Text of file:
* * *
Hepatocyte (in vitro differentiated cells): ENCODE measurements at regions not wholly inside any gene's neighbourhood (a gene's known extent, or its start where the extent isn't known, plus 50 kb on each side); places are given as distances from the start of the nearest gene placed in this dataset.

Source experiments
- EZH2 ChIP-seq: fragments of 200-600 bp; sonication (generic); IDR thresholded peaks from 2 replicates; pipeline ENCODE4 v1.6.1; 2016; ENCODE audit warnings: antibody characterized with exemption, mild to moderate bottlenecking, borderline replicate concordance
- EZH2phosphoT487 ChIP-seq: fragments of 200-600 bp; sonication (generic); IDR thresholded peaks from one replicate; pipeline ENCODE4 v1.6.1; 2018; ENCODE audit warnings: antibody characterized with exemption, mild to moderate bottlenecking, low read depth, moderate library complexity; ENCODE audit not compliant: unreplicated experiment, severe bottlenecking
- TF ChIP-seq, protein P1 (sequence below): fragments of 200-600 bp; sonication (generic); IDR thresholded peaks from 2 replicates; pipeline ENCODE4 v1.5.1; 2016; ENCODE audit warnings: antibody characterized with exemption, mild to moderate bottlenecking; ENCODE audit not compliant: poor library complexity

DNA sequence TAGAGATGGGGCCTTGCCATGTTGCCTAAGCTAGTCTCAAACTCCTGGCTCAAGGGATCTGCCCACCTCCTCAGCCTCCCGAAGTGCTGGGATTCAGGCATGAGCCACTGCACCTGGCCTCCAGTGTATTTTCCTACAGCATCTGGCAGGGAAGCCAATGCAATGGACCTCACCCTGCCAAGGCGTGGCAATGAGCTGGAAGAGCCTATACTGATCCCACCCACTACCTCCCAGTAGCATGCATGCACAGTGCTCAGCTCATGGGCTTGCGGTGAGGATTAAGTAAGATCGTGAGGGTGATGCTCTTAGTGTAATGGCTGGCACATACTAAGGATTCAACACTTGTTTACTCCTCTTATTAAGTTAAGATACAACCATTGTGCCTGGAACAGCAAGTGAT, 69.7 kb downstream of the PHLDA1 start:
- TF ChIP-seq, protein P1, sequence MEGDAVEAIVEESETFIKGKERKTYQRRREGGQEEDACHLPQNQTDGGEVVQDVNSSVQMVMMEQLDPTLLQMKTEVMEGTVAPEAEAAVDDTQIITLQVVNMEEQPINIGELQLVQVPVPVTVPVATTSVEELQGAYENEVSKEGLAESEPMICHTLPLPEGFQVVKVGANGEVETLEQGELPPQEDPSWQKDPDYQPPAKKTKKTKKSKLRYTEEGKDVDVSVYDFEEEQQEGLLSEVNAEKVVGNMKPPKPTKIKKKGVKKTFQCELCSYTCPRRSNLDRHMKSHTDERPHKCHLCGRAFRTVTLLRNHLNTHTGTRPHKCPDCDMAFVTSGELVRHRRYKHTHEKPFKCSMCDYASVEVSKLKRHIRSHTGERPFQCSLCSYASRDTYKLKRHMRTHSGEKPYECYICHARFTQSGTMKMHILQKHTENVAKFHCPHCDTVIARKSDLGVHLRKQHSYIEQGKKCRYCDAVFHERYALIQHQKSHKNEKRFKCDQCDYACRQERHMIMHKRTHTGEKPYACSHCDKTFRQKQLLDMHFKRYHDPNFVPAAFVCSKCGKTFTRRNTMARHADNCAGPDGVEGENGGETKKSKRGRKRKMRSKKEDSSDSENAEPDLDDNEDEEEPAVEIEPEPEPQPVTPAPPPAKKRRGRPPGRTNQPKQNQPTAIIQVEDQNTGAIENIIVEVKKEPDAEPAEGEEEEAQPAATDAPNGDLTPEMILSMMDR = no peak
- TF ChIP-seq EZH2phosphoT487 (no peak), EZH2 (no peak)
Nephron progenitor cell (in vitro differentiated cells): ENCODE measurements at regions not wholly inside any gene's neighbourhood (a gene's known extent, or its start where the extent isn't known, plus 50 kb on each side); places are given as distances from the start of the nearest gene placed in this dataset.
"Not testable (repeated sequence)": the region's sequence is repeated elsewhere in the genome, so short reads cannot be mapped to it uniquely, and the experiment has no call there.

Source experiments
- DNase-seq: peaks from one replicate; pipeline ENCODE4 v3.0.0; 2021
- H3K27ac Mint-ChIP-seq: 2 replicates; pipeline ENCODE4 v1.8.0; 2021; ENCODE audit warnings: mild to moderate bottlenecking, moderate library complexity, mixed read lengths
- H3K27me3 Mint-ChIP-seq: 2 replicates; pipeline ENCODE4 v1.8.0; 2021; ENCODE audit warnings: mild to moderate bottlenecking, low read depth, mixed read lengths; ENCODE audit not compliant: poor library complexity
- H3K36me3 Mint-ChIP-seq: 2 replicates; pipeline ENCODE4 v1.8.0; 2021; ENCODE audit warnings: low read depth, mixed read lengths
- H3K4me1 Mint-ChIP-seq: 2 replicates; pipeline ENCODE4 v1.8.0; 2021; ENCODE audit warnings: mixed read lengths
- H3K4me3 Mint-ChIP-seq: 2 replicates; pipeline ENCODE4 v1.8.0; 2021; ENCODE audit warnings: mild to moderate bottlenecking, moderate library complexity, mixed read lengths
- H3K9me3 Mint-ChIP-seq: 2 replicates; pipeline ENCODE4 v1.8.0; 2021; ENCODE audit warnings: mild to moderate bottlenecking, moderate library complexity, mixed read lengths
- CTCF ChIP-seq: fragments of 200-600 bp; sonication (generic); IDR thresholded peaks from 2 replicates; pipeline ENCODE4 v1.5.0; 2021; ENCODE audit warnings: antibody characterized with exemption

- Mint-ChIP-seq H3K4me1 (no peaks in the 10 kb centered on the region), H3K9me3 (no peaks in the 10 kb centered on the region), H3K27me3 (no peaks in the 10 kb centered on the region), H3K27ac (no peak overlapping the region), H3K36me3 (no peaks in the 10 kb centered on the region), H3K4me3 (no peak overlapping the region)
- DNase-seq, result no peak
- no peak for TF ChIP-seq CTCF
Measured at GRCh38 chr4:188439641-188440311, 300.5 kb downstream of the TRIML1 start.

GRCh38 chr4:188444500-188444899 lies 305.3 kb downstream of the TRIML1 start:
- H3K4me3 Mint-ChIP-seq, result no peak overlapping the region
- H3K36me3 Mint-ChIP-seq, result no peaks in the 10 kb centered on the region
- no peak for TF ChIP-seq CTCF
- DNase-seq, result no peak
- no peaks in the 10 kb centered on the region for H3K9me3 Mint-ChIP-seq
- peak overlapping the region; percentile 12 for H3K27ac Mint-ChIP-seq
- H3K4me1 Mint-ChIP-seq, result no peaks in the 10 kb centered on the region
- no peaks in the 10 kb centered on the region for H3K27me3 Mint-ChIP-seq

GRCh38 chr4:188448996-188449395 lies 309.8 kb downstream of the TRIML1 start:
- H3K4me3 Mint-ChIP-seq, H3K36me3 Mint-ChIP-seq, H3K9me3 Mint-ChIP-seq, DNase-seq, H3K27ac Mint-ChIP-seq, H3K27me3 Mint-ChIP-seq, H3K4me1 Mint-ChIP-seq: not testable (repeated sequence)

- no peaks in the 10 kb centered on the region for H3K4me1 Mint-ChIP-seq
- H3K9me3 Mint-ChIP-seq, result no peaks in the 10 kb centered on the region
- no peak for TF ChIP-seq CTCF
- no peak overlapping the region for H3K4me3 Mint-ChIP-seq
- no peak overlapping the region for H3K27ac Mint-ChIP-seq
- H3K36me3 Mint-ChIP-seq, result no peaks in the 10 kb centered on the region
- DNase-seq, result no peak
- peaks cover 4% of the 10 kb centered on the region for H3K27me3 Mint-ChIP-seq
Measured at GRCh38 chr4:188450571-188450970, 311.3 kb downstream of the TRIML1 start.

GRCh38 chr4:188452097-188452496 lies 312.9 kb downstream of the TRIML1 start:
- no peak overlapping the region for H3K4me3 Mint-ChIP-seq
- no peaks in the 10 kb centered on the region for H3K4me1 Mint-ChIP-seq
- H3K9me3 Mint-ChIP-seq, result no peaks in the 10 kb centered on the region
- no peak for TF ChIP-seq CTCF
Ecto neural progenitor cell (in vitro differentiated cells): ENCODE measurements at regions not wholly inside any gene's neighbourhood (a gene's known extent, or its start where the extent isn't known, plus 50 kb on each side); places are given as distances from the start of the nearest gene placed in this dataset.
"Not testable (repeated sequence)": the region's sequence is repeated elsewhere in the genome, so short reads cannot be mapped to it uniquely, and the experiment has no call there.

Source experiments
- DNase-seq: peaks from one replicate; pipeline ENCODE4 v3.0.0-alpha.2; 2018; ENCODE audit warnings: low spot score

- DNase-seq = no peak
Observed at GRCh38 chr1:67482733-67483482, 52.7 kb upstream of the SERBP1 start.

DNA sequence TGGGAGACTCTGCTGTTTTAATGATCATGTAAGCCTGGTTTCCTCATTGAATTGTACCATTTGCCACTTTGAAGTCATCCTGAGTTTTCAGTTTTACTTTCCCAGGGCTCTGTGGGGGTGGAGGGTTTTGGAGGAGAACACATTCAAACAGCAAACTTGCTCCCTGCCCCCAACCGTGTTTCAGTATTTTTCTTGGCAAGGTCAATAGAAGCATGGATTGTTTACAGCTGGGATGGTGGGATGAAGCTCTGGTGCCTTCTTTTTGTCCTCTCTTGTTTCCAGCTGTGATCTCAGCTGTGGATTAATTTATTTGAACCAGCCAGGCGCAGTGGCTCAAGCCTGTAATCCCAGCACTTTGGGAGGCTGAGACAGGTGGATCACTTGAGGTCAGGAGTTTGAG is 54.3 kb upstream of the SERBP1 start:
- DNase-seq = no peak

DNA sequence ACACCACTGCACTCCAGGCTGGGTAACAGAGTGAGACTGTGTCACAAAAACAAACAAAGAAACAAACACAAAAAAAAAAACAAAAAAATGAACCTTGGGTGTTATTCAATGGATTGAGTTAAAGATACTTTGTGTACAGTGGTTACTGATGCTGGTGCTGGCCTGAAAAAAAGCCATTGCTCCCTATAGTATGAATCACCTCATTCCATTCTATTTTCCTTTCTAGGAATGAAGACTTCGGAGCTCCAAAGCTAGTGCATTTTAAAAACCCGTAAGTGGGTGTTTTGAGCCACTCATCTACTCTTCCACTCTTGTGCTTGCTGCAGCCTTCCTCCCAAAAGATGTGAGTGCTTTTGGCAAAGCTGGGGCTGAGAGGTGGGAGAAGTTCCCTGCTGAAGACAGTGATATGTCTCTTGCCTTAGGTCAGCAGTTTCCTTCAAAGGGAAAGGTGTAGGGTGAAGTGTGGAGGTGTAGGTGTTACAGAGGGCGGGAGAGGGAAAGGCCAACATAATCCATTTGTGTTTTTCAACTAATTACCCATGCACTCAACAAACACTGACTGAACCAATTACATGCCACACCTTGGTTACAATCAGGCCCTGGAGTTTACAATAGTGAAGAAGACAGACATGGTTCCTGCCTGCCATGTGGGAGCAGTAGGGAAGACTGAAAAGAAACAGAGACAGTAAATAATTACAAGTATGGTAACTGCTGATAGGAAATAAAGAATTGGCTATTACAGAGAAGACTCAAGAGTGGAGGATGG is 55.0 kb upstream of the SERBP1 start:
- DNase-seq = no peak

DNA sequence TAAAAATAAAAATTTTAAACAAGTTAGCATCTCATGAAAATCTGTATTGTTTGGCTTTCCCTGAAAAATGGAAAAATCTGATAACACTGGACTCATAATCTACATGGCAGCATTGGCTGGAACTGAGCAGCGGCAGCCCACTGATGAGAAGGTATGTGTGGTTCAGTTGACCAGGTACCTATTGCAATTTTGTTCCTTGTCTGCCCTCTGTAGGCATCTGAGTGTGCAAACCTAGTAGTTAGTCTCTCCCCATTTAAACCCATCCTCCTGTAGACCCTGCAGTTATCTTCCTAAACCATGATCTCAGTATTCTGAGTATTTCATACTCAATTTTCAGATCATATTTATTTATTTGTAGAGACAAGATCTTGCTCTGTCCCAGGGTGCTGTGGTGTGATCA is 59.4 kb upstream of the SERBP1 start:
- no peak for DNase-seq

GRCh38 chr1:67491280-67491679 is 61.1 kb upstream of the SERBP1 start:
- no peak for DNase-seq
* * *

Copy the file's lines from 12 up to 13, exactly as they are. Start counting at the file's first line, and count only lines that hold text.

- DNase-seq: peaks from one replicate; pipeline ENCODE4 v3.0.0; 2021
- H3K27ac Mint-ChIP-seq: 2 replicates; pipeline ENCODE4 v1.8.0; 2021; ENCODE audit warnings: mild to moderate bottlenecking, moderate library complexity, mixed read lengths